(3) Our Allies are already using a
mixture of wheat flour with potato, J
rice, rye flour and some corn, but this :
mixture can not go beyond 25 per |
cent (or 50 per cent at the outside) j
and produce a good bakery product.
Corn flour as a further adulterant, is
therefore, neither necessary nor ad
(4) Still another reason for ship
ping wheat instead of corn is to sup
ply the need of the American troops
in France. Military necessity does
not permit experiments. Moreover, it
is neither fair nor reasonable to call
upon people under the pressure of
war times, to make radical changes in
their eating habits.
These reasons must be kept clearly
before us, for an understanding of
facts means a complete co-operation
on thf part of America. ? Southern
THE WAR SAVINGS INSTITUTE.
Heads and Representative* Called to
Attend. Institute Will Hold Threv
Sessions. Physicians Will Respond.
Raleigh, Feb. 6. ? Preachers, tcach
ers and Doctors, also farmers and
politicians, in addition to those nomi
nated by Col. F. H. Fries and dotted
by Governor Bickett, will be expected
to volunteer their interest, particular
ly their presence, at the War Savings
Institute to be held here, February
12 and 13. Those whose attendance
has been requested at this meeting ?
men and women at the head of or
ganizations and who represent large
numbers of people ? are: Chairmen of
War Savings Committee, county
superintendents of public instruction,
superintendents of town and city
schools, farm and home demonstra
tion agents, health officers or county
physicians, and county Chairmen of
The program that has been pre
pared for the Institute calls for a
registration of delegates at 1 o'clock
Tuesday in the city Auditorium, at
which place the Institute will be held.
Colonel Fries will make the opening
address on "The Reasons for the War
Savings Institute," and will also di
rect the sessions. "W. S. S." will be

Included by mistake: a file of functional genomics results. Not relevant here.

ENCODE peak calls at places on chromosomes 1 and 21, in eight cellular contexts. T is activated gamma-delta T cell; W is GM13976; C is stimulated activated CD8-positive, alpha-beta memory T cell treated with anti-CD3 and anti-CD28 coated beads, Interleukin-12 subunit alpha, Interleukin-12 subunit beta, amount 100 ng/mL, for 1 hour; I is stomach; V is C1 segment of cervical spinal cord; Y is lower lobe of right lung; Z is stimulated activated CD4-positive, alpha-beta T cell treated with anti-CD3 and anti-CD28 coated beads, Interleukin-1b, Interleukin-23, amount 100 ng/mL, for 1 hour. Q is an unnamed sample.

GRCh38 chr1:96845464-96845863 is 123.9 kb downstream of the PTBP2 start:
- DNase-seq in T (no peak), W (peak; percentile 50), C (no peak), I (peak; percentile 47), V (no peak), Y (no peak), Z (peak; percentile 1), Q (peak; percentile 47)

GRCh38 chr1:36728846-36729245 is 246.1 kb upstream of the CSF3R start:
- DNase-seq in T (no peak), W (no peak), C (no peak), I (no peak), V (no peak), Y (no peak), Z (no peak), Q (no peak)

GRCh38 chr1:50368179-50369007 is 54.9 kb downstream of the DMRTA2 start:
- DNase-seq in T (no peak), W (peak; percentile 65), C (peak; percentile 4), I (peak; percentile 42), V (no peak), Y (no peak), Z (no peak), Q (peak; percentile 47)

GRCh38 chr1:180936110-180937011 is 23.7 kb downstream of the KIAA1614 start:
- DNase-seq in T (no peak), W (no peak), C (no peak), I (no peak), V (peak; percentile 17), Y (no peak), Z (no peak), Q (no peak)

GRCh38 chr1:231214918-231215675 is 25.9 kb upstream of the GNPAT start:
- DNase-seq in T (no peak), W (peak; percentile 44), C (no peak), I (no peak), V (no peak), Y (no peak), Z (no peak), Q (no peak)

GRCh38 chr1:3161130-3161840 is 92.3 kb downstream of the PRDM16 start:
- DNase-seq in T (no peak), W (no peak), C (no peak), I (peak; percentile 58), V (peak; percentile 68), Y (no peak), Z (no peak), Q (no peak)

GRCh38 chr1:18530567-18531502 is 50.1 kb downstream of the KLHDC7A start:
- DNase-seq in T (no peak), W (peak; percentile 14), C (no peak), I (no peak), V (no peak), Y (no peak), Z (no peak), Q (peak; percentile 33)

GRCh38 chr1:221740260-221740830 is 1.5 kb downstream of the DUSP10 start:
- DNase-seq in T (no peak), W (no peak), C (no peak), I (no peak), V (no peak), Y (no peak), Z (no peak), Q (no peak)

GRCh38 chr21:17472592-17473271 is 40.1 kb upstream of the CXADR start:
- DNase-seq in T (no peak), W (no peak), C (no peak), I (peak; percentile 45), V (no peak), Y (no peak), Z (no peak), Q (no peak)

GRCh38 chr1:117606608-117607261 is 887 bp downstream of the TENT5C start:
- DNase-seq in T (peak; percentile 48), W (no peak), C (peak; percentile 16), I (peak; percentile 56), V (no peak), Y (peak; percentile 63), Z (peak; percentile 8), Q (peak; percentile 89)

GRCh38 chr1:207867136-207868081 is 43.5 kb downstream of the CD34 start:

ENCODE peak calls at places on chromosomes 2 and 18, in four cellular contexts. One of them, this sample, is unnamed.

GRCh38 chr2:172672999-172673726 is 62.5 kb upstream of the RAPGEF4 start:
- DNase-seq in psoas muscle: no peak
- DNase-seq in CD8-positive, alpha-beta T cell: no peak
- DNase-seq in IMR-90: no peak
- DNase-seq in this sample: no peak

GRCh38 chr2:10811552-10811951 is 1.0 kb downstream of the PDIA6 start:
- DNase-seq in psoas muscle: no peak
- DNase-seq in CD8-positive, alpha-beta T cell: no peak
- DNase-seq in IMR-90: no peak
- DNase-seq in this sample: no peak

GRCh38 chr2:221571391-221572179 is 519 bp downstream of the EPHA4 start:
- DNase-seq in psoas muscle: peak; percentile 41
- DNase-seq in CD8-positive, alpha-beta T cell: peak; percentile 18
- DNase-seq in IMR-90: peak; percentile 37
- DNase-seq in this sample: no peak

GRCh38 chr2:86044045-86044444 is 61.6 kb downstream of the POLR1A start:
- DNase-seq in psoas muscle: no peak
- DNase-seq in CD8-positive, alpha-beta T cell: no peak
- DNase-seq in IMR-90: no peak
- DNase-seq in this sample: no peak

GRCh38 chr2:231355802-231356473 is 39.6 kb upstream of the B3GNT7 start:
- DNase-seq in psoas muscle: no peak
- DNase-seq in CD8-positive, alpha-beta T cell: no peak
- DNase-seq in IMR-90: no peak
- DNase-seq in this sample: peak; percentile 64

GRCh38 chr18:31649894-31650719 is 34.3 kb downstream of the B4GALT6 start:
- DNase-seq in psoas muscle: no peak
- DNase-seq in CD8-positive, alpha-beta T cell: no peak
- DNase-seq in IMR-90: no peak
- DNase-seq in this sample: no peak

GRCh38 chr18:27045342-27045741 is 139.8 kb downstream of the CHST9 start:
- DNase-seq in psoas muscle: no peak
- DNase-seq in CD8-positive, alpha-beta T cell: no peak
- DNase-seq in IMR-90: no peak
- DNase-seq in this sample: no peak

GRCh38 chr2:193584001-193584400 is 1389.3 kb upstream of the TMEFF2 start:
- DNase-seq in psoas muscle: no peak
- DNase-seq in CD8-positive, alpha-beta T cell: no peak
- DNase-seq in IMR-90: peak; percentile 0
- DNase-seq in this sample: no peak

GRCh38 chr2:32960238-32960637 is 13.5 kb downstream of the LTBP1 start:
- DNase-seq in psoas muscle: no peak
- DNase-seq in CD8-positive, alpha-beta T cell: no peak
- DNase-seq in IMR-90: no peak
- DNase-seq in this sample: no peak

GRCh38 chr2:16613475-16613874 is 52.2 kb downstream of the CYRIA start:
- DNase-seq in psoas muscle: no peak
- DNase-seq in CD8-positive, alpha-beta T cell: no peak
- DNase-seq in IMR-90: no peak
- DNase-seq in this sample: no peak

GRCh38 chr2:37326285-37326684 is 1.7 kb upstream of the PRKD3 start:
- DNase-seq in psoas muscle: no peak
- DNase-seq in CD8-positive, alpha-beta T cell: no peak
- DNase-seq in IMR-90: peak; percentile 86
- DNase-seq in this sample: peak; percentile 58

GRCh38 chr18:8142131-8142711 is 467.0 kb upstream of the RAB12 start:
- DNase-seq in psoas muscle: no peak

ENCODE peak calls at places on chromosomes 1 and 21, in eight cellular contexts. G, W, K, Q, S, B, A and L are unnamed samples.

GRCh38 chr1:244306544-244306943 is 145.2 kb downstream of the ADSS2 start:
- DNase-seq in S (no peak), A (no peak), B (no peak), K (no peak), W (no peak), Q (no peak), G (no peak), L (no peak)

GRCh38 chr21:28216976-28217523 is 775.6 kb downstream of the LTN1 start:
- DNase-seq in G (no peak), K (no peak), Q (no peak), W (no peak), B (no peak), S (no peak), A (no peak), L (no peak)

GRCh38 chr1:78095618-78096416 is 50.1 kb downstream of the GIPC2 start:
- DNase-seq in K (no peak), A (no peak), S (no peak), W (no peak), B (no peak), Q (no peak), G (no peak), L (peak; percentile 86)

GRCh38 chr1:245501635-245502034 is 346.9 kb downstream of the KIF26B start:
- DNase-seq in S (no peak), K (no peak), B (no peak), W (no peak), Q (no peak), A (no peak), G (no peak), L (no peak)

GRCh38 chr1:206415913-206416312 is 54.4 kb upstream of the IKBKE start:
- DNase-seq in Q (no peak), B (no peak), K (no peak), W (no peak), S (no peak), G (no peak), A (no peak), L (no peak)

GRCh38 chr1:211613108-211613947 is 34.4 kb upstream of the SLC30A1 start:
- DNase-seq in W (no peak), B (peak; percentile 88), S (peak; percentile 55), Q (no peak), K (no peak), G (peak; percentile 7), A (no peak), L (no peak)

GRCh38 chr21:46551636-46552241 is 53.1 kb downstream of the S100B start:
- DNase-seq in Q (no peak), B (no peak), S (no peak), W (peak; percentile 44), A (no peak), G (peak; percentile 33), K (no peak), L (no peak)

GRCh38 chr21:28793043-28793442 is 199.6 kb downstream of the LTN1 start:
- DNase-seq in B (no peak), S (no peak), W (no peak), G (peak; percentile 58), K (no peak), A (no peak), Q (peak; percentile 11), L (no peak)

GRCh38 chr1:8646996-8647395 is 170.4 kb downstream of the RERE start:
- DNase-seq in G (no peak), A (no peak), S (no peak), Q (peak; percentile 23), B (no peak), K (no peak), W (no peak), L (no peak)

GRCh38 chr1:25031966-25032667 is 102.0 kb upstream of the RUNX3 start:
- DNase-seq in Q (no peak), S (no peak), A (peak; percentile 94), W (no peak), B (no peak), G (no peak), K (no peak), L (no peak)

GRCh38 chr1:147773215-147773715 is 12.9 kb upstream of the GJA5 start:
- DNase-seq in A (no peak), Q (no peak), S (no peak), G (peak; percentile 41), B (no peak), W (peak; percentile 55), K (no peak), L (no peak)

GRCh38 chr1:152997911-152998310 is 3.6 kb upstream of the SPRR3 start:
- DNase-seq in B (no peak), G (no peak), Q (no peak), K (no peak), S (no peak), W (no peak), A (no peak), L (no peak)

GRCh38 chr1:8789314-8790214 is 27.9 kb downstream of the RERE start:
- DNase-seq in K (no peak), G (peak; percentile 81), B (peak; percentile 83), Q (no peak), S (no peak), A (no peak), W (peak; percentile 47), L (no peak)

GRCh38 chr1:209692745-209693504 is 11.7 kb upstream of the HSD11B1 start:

the subject of an address by Judge
Gilbert T. Stephenson, of Winston
Salem. I)r. J. Y. Joyner will explain
"What War Savings Mean to the
Schools," Col. T. B. McAdams, State
Director of Virginia, will discuss
"War Savings and the Public." At
the Mass meeting Tuesday evening at
8 o'clock, men of National prominence
will speak. A music program has
been provided for this meeting also.
At 10 o'clock Wednesday morning a
conference and roundtable discussion
for workers will be held with Hon.
Otto Marx, Federal Director National
War Savings Committee, leading.
Everybody interested in Thrift and
all that the War Savings campaign
means to the State and to the nation
is expected to attend.
As to the physicians responding to
the Governor's call, Dr. W. S. Rankin,
Secretary of the State Board of
Health, says: "The physicians will be
there. I believe you can count on
them more than any other class of
Potash at High Prices Unadvisable.
Recently we knew of a 10-2-2 ferti
lizer, that is, one containing 10 per
cent phosphoric acid, 2 per cent am
monia, and 2 per cent potash, being
quoted at $44 a ton in car lots. At
the same time a 10-2 fertilizer, that
is, one with the potash left out en
tirely, was quoted at $34 a ton in car
This $10 difference per ton is too
much to pay for the potash, except
in special cases and for special crops.
It means paying $10 for the 40 pounds
of potash in a ton of the 10-2-2 goods,
or 25 cents a pound. At such a price,
with few exceptions, its use is inad
visable. Now let us note the excep
Roughly, by drawing a line from
south central Alabama northeast
ward to about Norfolk, Va., we will
have to the east and south of this line
the area needing potash most. The
soils of this region are mostly light
sands or sandy loams, and experi
ment station tests have very general
ly indicated the need of potash.
But even within this area, it is by
no means certain that potash is need
ed for all soils and all crops. We
doubt if potash at 25 cents a pound